Home / Books / Sherlock Holmes comes out of retirement to solve a string of mysterious suicides in ‘The Spirit Box’

Sherlock Holmes comes out of retirement to solve a string of mysterious suicides in ‘The Spirit Box’


Reviewed by:
Rating:
4
On August 24, 2014
Last modified:August 29, 2014

Summary:

This novel is yet another delightful addition to Titan Books' excellent Sherlock series.

sherlock-holmes-the-spirit-box
(Titan Books)

Good news for those who cannot live without their favorite detective!  Titan Books is out with another installation in their wonderful Sherlock Holmes series. This one is by George Mann, author of the popular Newbury and Hobbes series, and is entitled Sherlock Holmes: The Spirit Box.

Similar to the previous James Lovegrove story, Gods of War, we are working the case alongside a retired, elderly Holmes and Watson. Gods of War, however, took place just prior to World War I, but in The Spirit Box we are smack in the midst of the Great War. Sherlock has answered a summons from his brother Mycroft (still hard at work within the British government) and has left his quiet life of beekeeping in Sussex to join Watson in London for an important case.

The duo begins by investigating a series of grisly suicides committed by people appearing to have pacifist leanings and discover that one of them just doesn’t add up. A high-ranking official in the War Office has thrown himself into the Thames after a routine morning spent interviewing German nationals for loyalty purposes. Holmes and Watson, despite their advancing years, manage to have themselves a capital adventure involving mysterious spiritual auras, tailing suspicious characters through the London streets, breaking into banks, and duking it out with a pack of Teutonic thugs.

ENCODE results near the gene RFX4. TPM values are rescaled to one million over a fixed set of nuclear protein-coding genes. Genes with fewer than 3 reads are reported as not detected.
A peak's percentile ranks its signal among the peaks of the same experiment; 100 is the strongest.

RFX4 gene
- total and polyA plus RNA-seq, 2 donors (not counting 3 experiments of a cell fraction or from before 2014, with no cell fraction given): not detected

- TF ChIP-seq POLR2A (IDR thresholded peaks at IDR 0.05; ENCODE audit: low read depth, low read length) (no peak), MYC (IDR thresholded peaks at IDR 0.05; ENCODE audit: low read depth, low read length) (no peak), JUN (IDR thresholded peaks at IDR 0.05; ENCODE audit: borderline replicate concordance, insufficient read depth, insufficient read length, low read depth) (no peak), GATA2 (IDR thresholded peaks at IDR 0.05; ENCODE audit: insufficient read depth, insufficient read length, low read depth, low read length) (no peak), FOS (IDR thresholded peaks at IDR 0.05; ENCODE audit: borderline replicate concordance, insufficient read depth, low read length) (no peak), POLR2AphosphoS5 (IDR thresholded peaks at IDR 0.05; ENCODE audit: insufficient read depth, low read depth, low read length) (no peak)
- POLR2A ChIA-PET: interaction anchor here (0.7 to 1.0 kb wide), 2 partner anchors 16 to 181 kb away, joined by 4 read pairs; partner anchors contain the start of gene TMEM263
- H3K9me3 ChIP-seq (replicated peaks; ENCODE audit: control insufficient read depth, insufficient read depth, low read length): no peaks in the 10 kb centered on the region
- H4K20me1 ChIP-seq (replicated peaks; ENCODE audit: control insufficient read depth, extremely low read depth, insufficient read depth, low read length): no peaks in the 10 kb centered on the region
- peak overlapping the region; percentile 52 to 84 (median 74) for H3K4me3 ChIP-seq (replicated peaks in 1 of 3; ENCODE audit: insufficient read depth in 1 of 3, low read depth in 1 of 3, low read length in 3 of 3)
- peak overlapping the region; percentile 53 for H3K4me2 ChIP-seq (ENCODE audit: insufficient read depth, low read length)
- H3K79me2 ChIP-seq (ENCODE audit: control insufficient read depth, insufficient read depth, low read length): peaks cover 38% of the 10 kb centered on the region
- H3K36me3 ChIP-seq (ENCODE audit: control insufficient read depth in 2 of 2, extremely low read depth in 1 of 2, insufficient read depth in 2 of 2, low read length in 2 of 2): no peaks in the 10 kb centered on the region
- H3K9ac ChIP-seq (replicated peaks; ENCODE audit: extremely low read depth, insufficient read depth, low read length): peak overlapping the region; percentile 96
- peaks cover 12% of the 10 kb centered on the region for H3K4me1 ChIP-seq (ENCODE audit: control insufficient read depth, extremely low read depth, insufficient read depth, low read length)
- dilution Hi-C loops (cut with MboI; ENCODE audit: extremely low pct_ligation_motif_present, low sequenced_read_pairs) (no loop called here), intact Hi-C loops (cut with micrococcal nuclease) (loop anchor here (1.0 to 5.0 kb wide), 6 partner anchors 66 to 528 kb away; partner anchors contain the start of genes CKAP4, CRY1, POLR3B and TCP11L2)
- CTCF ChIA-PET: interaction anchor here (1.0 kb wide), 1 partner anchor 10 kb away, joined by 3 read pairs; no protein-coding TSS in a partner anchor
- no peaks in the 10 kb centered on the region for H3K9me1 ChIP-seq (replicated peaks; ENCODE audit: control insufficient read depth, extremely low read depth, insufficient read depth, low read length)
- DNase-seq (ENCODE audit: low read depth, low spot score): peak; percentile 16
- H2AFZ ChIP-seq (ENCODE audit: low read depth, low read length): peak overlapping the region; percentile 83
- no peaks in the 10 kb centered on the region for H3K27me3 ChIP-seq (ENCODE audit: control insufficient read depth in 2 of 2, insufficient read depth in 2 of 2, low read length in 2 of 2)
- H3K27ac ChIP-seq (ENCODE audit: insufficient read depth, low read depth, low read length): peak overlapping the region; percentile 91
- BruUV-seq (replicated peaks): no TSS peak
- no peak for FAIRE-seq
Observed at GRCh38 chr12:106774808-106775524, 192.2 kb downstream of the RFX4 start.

Having read now two James Lovegrove Sherlock books, Gods of War and The Stuff of Nightmares, and now this George Mann installation, it’s difficult not to engage in a bit of comparison. I would have to say that, in my opinion, I hear the echo of Doyle’s writing style with a bit more fidelity in Lovegrove’s writing than in Mann’s. I found the story line of The Spirit Box to be a tad stronger than Gods of War, however. So, at the final tally, I would call it a draw and simply say that I am delighted that both of these talented writers are contributing to Titan Books’ Sherlock series.

Because, after all, having two writers means twice as many of these amusing tales!

This novel is yet another delightful addition to Titan Books' excellent Sherlock series.
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About Andrea Sefler

Andrea Sefler
Andrea is a consultant and technical writer for various scientific software and instrumentation companies. She has a Ph.D. in chemistry from Berkeley and has never met a genre of music or books that she hasn’t liked. As a gamer since the days of the Apple II, Andrea can relate any number of hair-raising tales about role-playing games stored on 360 kB 5.25” floppy disks and may, someday, put them to paper.